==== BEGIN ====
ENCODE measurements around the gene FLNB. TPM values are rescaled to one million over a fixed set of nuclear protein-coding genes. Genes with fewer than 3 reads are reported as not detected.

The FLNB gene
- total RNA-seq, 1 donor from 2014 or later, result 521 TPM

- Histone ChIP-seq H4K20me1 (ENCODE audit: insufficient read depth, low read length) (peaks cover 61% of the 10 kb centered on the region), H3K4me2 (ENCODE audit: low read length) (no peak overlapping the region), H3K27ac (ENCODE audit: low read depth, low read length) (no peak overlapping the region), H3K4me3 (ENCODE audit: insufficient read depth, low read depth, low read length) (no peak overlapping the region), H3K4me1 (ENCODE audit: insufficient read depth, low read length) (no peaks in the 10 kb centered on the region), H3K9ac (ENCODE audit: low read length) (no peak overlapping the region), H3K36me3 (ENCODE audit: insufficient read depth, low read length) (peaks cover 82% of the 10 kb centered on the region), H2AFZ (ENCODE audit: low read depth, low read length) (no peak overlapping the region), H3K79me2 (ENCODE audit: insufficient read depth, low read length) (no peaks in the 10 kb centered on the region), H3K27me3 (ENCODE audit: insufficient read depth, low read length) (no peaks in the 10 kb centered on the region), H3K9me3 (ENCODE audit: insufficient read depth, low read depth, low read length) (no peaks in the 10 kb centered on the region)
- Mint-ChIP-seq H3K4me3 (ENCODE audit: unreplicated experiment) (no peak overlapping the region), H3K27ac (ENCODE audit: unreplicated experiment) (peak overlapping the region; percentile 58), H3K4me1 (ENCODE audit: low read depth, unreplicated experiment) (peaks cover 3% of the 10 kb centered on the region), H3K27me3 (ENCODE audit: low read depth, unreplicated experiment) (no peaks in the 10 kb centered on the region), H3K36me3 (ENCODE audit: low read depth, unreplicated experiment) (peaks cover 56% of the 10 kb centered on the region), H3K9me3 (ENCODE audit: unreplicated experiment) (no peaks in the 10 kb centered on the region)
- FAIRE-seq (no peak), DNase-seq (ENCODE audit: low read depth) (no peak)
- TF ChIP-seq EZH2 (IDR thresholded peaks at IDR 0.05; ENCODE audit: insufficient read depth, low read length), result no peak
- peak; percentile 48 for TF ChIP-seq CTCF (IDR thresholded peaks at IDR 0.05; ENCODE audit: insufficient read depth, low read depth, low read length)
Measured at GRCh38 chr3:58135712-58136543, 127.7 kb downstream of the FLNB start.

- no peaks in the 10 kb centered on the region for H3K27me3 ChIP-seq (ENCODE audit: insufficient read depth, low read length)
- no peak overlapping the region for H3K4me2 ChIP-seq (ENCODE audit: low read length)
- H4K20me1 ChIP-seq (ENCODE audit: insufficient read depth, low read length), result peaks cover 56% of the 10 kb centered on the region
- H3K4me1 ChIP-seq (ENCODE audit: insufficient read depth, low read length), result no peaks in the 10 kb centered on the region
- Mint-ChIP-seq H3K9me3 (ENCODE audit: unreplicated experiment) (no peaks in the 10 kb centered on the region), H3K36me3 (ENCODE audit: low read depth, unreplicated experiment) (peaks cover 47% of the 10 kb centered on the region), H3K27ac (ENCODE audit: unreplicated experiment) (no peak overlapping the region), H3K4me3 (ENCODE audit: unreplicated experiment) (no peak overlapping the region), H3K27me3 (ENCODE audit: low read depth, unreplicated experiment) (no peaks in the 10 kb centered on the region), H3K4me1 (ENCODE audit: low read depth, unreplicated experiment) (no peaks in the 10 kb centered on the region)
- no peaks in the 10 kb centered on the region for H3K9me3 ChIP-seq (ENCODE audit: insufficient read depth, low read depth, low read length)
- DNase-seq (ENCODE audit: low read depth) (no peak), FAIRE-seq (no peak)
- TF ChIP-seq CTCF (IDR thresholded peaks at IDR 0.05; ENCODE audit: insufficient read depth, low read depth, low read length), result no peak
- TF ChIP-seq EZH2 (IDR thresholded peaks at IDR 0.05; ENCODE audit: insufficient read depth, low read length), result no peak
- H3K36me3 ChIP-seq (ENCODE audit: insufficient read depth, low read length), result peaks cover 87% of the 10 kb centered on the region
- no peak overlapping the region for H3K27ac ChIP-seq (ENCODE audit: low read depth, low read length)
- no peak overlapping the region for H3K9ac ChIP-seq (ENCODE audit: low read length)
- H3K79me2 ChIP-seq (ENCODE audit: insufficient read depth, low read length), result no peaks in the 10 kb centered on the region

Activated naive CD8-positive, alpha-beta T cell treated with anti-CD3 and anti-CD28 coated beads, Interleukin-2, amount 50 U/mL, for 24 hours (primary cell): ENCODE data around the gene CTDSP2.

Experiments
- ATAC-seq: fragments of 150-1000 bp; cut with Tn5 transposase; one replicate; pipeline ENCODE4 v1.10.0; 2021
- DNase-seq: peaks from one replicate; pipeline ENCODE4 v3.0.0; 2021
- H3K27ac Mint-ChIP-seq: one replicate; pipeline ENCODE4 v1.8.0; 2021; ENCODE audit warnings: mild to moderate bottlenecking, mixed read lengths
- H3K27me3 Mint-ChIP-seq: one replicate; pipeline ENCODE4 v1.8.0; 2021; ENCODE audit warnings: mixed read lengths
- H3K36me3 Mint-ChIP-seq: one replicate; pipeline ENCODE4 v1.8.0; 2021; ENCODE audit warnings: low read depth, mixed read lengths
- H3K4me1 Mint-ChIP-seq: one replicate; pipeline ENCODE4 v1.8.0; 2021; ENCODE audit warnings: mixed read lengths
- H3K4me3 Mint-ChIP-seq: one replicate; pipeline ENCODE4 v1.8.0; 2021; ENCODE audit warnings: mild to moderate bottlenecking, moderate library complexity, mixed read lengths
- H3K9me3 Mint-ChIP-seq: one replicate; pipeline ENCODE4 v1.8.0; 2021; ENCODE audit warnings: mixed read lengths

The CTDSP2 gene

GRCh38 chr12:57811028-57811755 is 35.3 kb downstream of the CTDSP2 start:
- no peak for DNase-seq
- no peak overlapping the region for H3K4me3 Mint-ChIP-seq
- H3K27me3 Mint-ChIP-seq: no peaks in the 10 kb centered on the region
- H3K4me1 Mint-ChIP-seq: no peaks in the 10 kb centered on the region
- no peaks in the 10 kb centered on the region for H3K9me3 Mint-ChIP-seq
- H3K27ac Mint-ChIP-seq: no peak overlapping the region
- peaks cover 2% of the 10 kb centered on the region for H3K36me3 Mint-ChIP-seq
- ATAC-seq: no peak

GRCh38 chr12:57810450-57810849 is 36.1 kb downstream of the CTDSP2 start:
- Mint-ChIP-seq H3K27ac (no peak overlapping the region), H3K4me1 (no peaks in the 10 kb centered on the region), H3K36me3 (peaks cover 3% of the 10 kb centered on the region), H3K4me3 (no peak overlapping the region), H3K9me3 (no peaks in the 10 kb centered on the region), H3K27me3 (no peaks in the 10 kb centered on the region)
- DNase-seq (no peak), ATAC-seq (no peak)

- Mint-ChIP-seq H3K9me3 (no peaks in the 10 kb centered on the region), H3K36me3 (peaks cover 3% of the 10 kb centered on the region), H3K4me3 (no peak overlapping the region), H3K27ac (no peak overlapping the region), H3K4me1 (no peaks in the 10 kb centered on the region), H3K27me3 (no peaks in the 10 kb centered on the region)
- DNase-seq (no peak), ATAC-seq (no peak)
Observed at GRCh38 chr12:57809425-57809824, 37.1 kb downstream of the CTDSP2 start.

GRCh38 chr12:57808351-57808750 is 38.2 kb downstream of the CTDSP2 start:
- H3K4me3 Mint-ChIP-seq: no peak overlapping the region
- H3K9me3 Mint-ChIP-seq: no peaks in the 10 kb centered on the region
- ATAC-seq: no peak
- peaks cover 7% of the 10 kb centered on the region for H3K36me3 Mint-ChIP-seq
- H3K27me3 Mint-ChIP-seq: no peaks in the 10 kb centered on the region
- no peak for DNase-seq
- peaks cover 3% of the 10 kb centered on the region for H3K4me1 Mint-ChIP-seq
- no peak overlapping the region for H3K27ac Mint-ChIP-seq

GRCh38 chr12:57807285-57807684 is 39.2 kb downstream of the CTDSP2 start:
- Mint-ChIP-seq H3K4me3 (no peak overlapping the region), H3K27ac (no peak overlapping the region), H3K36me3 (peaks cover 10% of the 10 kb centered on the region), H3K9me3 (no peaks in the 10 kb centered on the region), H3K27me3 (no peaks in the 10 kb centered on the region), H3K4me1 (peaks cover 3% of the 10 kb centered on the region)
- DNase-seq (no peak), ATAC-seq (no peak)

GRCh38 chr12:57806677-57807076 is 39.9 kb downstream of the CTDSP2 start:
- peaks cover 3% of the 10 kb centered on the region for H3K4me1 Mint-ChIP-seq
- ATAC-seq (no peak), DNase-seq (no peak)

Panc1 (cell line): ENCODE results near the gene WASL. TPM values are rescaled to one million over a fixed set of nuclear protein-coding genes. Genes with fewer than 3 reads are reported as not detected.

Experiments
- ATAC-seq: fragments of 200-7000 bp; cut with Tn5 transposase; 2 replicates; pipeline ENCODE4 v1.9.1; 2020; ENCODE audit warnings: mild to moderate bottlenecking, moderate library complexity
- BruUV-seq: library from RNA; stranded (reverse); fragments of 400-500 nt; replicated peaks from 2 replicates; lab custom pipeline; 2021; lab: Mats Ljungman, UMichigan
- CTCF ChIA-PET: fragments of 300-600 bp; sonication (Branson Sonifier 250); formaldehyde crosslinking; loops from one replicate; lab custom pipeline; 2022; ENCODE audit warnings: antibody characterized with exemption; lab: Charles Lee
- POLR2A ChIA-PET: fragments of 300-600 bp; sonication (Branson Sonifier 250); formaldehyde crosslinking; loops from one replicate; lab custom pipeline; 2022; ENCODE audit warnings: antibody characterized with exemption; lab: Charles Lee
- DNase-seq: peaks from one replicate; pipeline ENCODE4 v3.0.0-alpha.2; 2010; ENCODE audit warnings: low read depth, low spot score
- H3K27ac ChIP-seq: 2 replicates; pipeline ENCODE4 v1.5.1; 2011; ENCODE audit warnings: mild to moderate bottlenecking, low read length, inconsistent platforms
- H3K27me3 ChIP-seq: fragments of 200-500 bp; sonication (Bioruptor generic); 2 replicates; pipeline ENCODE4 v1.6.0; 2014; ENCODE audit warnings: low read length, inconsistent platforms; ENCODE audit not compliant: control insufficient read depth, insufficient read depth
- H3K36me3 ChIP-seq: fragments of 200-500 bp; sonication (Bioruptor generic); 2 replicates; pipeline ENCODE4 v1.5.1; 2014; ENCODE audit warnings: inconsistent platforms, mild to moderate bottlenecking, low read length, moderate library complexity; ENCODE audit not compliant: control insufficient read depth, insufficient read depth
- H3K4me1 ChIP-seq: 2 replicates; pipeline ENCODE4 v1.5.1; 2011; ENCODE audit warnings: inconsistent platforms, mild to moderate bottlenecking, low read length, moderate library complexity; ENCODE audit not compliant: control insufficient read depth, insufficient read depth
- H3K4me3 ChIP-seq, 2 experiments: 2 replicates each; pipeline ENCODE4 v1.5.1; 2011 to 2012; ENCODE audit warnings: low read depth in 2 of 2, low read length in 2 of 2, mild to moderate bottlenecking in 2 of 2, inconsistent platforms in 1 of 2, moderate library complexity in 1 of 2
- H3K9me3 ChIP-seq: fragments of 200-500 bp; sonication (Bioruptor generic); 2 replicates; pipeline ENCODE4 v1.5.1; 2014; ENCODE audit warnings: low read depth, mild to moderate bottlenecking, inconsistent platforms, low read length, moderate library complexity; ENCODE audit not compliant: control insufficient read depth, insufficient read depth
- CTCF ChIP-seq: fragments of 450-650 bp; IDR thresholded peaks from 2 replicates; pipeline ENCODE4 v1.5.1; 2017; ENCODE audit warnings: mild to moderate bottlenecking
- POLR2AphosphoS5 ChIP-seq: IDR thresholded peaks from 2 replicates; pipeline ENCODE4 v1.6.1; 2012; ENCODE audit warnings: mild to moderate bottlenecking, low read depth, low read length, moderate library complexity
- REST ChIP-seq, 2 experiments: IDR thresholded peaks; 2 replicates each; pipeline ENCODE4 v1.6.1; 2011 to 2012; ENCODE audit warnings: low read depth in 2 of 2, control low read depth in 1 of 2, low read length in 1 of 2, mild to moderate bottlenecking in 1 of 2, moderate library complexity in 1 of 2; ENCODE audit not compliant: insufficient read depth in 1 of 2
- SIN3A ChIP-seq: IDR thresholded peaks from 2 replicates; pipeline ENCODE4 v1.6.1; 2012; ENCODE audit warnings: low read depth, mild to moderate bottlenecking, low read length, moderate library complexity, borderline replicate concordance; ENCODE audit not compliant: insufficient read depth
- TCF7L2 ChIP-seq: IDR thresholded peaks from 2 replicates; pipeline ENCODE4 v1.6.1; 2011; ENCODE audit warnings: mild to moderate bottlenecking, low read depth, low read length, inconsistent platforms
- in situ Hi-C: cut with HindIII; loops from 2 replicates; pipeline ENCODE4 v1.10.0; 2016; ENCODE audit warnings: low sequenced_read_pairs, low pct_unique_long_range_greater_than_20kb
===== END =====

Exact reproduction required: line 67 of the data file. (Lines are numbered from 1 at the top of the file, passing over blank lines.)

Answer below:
- BruUV-seq: library from RNA; stranded (reverse); fragments of 400-500 nt; replicated peaks from 2 replicates; lab custom pipeline; 2021; lab: Mats Ljungman, UMichigan